The roadside billboards of the ex-gay movement tell passing motorists — who often just wanted to drink their coffee and drive in peace — to “Question Homosexuality.”
Those who are familiar with the ex-gays who are spotlighted in the billboards know that Exodus International does not truly “question” sexual orientation; the organization merely pretends that it does not exist. Journalists who are unfamiliar with ex-gay ideology and the journeys of former ex-gays frequently ask questions that bypass substantive examination of the ex-gay movement.
Former ex-gay Peterson Toscano examines some of these questions :
Is change possible? Can someone change from gay to straight?
Most people on any side of the ex-gay issue who know about the lives of ex-gays and the various ex-gay treatments involved understand that these sort of closed-ended questions fall flat in light of the intricacies we’re talking about here and in particular when we consider the people most directly affected. None of us really became heterosexual. This is evidenced in one of the most challenging dilemmas many of us faced in trying to name ourselves. Even those of us who married people of the opposite sex could not honestly call ourselves straight. As Marvin Bloom used to say say when he was still ex-gay, “I’m a former homosexual. I’m not exactly straight. I’m growing into heterosexuality, slowly.”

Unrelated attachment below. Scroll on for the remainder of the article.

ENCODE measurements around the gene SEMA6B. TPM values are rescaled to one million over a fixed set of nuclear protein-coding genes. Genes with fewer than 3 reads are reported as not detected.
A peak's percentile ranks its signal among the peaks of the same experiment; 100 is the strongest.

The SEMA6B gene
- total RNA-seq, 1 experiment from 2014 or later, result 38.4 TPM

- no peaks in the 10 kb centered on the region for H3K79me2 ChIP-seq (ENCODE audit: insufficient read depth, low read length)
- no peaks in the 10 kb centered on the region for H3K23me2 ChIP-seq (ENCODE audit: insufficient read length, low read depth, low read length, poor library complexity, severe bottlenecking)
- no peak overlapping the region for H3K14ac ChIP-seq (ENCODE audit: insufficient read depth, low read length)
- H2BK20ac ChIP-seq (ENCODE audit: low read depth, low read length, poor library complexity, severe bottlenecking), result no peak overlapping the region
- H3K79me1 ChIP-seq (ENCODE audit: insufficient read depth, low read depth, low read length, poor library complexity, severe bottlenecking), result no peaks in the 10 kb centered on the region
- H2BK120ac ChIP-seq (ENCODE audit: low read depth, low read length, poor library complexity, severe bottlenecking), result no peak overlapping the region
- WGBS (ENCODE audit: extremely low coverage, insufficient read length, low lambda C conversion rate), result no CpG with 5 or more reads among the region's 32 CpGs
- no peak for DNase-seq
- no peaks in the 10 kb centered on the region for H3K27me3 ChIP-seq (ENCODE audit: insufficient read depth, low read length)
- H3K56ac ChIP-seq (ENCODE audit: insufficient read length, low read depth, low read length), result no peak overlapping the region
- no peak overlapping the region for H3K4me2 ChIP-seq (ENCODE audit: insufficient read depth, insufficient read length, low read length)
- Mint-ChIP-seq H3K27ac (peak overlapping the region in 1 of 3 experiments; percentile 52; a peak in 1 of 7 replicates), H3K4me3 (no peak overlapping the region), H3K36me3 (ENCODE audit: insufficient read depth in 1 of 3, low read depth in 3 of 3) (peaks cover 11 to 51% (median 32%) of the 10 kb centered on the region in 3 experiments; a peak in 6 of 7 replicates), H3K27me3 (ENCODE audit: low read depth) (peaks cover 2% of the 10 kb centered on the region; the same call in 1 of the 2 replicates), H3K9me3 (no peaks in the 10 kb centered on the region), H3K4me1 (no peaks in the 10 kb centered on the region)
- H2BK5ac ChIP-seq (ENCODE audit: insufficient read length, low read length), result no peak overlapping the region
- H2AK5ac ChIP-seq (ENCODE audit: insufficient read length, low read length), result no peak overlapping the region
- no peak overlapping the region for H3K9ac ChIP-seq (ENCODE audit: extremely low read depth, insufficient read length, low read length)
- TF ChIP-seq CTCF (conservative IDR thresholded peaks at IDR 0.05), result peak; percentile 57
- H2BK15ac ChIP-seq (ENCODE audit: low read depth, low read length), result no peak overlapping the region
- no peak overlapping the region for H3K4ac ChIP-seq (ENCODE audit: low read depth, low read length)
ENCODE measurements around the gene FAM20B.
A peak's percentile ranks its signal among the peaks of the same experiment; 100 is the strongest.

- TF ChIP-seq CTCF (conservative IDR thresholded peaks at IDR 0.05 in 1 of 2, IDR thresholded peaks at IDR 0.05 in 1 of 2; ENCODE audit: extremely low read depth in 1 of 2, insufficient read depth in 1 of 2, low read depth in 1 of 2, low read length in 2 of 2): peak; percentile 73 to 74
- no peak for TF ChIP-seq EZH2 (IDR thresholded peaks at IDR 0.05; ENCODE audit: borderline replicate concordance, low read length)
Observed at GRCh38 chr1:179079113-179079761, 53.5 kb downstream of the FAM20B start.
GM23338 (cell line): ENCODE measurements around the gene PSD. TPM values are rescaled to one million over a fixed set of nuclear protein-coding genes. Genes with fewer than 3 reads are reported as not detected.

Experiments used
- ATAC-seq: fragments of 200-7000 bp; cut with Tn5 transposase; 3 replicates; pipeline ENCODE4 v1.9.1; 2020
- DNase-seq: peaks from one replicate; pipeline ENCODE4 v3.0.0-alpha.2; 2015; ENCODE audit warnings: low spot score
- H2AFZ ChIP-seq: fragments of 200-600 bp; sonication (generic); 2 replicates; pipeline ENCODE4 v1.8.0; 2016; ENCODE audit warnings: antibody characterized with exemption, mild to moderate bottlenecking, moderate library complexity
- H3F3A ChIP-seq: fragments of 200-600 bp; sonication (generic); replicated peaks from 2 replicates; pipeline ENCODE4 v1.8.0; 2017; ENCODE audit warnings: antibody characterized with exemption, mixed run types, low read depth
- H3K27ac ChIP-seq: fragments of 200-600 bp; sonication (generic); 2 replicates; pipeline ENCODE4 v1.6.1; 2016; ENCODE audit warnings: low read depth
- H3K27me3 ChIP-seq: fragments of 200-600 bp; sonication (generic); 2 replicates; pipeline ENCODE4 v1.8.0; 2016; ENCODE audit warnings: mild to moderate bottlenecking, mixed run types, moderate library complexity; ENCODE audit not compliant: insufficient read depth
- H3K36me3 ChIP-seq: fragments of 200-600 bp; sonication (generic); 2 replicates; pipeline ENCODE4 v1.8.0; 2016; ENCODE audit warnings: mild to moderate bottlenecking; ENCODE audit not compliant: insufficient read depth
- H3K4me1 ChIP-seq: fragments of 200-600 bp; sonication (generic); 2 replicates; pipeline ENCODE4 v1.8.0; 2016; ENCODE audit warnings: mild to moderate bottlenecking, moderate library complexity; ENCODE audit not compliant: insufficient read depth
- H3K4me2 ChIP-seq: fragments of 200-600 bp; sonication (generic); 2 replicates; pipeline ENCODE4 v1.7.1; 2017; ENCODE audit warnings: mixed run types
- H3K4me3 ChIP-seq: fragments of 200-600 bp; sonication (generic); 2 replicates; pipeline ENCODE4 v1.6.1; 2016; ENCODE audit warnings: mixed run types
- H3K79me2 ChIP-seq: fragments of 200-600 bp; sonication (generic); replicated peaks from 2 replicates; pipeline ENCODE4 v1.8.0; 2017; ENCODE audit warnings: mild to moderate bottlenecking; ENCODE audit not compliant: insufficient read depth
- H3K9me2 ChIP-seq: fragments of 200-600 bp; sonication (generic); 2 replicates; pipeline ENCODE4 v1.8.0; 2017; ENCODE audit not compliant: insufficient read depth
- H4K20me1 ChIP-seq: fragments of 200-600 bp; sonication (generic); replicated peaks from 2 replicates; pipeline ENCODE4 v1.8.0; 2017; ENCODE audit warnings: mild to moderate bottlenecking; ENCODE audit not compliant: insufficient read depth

Another popular question from journalists is,
What is the most outrageous treatment you experienced in an ex-gay program?
This “sexy” question exploits everyone involved. Yes, crazy, outrageous things happen in many ex-gay programs, but by focusing on these wacky practices, we overlook more important issues. One could too easily discount the whole thing and say, “Man, look at those crazy people!” without getting to the heart of the matter or to any useful analysis. (But then again, much of the news is about entertainment and not information.)
Toscano asks readers to supply additional questions and answers — and so do we.